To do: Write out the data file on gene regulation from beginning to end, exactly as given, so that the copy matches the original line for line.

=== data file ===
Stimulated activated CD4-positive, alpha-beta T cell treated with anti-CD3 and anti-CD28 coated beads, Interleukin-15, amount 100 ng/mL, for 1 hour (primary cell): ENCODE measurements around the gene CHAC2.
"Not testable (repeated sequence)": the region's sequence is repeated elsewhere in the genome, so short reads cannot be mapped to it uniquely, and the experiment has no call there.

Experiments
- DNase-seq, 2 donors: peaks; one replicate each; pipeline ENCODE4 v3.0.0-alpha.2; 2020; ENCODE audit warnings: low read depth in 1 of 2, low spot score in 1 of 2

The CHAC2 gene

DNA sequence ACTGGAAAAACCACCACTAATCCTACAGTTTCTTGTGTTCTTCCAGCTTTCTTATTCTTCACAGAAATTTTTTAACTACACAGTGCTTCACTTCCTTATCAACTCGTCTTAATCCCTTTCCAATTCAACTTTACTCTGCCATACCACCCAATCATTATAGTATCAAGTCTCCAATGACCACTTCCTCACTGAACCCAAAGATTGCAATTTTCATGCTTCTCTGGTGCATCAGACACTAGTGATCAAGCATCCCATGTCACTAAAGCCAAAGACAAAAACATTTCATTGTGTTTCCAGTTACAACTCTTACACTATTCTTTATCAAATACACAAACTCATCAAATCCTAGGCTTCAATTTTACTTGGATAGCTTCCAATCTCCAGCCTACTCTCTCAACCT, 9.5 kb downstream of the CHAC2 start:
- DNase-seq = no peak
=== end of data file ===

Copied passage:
Stimulated activated CD4-positive, alpha-beta T cell treated with anti-CD3 and anti-CD28 coated beads, Interleukin-15, amount 100 ng/mL, for 1 hour (primary cell): ENCODE measurements around the gene CHAC2.
"Not testable (repeated sequence)": the region's sequence is repeated elsewhere in the genome, so short reads cannot be mapped to it uniquely, and the experiment has no call there.

Experiments
- DNase-seq, 2 donors: peaks; one replicate each; pipeline ENCODE4 v3.0.0-alpha.2; 2020; ENCODE audit warnings: low read depth in 1 of 2, low spot score in 1 of 2

The CHAC2 gene

DNA sequence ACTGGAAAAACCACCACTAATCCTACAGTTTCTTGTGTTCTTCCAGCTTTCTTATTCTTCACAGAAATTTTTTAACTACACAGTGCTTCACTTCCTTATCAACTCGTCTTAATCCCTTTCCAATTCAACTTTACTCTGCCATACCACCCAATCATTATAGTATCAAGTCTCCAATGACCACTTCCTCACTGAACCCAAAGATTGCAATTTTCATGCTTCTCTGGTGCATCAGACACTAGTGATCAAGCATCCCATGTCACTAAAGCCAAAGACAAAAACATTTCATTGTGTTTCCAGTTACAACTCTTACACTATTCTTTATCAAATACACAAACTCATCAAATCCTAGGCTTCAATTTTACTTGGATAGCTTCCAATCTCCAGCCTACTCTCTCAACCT, 9.5 kb downstream of the CHAC2 start:
- DNase-seq = no peak